Long before Guildford had its quaint cobbled High Street, before the towering cathedral and looming castle, the River Wey flowed through the heart of what would become ‘Our Town’. Without it, Guildford would, quite literally not be the town it is today. The River Wey played an enormously important role in the history and prosperity of Guildford, and it will forever hold a fond place in the hearts of its residents.
Guildford started off as a tiny Saxon settlement, and these original few settlers chose the banks of the River Wey as the place to build their new homes. They named it Guilden (golden) Ford. Whether it was named so for the golden wildflowers blossoming along the riverside or the golden sands along its banks we will never know. But what is known is that the name of Guildford has lasted millennia.
Guildford grew and prospered along the shores of the River Wey, despite its waters being almost impassable as a waterway. And although it was connected to the Thames, its usefulness was severely hampered by the inability to travel through its waters. So, while picturesque and a great provider of both fish and fowl, it was far from reaching its full potential.
Before the early Industrial Revolution brought with it the canal builders that would forever change the face of our country, Sir Richard Weston led the way with Wey Navigation in 1651. This wealthy landowner saw in the impassable River Wey a fantastic opportunity to expand the commerce of Guildford and he took it. Work began, but sadly Sir Weston did not live to see its completion in 1653. It is because of him that twelve locks were placed along the river, the very first in Britain, with Stoke lock being the oldest. Though Sir Weston never got to see the huge impact that his actions had, his legacy still stands in the River Wey as testament to his innovation.
This wonderful new ability to ship goods to and from London and the South meant that Guildford boomed. With horse drawn barges and sailboats it could quickly and efficiently export the wool that had been Guildford’s trademark for centuries. With the construction of two mills in Chilworth that produced grain and gunpowder, Guildford experienced an influx of wealth and established itself as a great market town.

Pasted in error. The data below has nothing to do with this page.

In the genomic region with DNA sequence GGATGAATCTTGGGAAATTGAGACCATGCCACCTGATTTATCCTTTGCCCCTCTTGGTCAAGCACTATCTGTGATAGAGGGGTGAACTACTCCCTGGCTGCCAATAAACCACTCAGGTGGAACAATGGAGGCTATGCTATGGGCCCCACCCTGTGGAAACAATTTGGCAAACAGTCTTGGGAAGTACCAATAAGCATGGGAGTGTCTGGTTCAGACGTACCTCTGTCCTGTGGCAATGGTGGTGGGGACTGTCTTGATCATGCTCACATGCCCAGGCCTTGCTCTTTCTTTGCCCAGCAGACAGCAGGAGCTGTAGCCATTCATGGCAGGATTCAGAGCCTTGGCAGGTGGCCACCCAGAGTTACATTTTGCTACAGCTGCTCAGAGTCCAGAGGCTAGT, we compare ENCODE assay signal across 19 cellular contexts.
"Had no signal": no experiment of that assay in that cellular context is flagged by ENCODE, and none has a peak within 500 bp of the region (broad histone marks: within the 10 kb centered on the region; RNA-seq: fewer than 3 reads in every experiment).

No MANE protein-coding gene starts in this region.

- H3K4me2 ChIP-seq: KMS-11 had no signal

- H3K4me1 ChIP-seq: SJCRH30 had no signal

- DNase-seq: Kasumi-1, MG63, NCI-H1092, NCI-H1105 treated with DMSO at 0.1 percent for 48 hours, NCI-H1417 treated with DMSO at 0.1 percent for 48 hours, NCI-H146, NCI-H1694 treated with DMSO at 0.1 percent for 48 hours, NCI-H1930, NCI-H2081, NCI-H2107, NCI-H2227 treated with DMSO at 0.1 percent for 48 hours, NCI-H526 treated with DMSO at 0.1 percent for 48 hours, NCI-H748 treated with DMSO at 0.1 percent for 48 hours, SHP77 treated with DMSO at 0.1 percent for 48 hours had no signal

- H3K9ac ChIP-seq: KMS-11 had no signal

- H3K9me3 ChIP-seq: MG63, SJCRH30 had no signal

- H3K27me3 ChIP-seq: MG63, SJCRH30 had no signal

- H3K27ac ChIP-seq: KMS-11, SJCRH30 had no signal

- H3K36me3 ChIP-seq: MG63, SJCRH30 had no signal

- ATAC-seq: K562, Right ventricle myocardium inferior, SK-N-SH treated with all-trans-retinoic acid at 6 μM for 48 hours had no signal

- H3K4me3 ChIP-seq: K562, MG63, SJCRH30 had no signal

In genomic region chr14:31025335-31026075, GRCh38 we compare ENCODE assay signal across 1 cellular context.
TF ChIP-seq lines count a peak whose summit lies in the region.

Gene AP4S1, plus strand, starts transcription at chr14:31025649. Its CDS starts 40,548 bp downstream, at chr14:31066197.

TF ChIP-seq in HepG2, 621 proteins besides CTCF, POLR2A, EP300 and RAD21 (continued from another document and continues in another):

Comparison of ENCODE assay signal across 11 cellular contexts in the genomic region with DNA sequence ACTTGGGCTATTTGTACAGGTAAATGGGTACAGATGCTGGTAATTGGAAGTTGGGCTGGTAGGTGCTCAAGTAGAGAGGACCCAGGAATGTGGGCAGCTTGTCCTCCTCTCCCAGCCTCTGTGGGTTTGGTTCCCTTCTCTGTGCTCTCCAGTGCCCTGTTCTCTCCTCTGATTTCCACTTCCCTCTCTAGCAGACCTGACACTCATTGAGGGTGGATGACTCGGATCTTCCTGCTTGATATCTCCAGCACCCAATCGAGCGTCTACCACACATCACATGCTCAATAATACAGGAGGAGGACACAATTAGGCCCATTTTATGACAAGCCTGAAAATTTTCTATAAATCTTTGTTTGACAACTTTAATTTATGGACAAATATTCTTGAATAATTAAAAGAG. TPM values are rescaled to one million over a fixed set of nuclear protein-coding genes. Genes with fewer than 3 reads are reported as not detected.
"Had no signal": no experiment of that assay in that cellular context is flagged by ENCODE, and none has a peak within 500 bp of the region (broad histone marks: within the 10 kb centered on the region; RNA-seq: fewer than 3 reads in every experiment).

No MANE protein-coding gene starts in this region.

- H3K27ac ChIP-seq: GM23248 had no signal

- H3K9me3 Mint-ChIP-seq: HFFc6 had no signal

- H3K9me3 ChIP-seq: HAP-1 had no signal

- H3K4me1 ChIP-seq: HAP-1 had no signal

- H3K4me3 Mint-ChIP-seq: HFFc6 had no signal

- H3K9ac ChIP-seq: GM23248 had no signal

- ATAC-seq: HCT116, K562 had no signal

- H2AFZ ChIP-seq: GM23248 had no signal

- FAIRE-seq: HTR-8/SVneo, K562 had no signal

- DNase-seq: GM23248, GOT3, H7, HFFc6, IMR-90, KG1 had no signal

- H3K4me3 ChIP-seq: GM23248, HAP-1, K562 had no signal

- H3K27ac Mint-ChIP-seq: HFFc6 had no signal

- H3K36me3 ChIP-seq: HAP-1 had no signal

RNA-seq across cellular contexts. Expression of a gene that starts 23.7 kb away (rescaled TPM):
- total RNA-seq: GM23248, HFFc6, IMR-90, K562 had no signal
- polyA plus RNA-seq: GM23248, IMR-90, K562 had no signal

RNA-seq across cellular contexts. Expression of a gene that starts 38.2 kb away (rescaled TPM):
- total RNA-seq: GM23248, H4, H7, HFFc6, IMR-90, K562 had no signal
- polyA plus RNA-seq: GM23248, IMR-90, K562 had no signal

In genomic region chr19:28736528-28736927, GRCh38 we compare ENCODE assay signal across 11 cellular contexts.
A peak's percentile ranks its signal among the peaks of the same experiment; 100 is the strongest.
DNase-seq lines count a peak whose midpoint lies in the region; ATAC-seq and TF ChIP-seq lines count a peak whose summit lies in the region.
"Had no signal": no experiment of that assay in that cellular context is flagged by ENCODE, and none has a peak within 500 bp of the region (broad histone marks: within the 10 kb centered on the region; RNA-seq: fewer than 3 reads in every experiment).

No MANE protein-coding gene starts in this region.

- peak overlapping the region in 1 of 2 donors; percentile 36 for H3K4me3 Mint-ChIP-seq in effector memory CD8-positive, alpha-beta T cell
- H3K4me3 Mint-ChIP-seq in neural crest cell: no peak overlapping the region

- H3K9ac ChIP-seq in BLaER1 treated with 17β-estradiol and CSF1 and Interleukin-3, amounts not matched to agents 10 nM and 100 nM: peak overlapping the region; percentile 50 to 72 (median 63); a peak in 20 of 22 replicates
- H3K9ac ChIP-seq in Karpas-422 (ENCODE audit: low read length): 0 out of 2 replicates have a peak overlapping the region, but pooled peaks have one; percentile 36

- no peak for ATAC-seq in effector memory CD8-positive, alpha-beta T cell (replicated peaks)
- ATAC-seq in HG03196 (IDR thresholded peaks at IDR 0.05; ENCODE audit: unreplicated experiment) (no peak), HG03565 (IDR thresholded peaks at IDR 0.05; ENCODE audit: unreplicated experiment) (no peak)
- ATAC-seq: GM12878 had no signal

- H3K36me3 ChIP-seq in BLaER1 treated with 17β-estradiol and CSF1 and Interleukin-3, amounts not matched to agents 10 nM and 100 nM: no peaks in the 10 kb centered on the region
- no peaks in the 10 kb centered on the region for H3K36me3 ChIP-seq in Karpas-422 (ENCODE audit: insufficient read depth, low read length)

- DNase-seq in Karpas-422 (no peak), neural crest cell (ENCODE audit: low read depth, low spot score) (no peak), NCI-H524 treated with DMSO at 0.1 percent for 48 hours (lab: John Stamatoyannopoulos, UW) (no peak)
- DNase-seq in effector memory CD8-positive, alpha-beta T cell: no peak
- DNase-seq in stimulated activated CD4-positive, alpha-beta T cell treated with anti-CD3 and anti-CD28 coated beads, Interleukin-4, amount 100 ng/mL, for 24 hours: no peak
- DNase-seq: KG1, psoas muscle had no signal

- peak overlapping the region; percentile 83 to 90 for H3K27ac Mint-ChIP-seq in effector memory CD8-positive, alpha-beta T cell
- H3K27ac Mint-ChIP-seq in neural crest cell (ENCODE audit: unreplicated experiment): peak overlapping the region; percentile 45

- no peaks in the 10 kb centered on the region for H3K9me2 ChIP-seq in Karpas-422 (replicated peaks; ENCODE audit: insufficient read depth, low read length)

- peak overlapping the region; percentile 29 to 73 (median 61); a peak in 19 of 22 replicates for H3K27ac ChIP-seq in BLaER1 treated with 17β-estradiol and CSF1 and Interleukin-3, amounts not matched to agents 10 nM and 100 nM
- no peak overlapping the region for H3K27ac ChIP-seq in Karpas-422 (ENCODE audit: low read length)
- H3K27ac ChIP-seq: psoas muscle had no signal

Wey Navigation was a roaring success from the 1650’s right up until the 19th century, when the arrival of the railway would once again change Britain forever. Though Wey Navigation was fading in its importance, Guildford remained centred around the twisting and turning body of water, despite the destruction that it wreaked over the years.
Routine flooding throughout the 20th century did nothing to dissuade businesses from setting up along the banks of the river, even after floodwater destroyed Moon’s Timber Yard in 1902, and sent planks and debris smashing into the wooden bridge, destroying it. Some residents still remember when, in 1968, the river broke its banks once again, rising to record levels. There is still a plaque on St. Nicholas’s church, opposite Debenhams, that marks the level that the floodwater rose to. Thankfully we have been fortunate enough not to experience this in recent years!
Now the River Wey remains, having grown and evolved with the town, a monument and memorial of the growth of our town, from the very first Saxon settlers to the present day. Instead of horse drawn barges and sailboats we have house boats and kayaks, plus traditional British pubs dotted along its banks, offering stunning views from their gardens.
There is a multitude of scenic walks ideal for anyone seeking a little peace and quiet away from busy town life. Take a seat on the balcony of Debenhams or the Yvonne Arnaud terrace and watch excitable children race to feed the ducks. Or behold Guildford’s ancient locks still in use today, and gaze across at one of the few remaining mills which may not still be operational, but it is not forgotten as the Mill Studio represents.
The River Wey represents the true heart of Guildford; an amazing combination of the old and the new coexisting in peace; charming and unique. Take a walk along the riverside and relish the River Wey and everything that it has to offer, past, present and future.
Charli Aisha Harris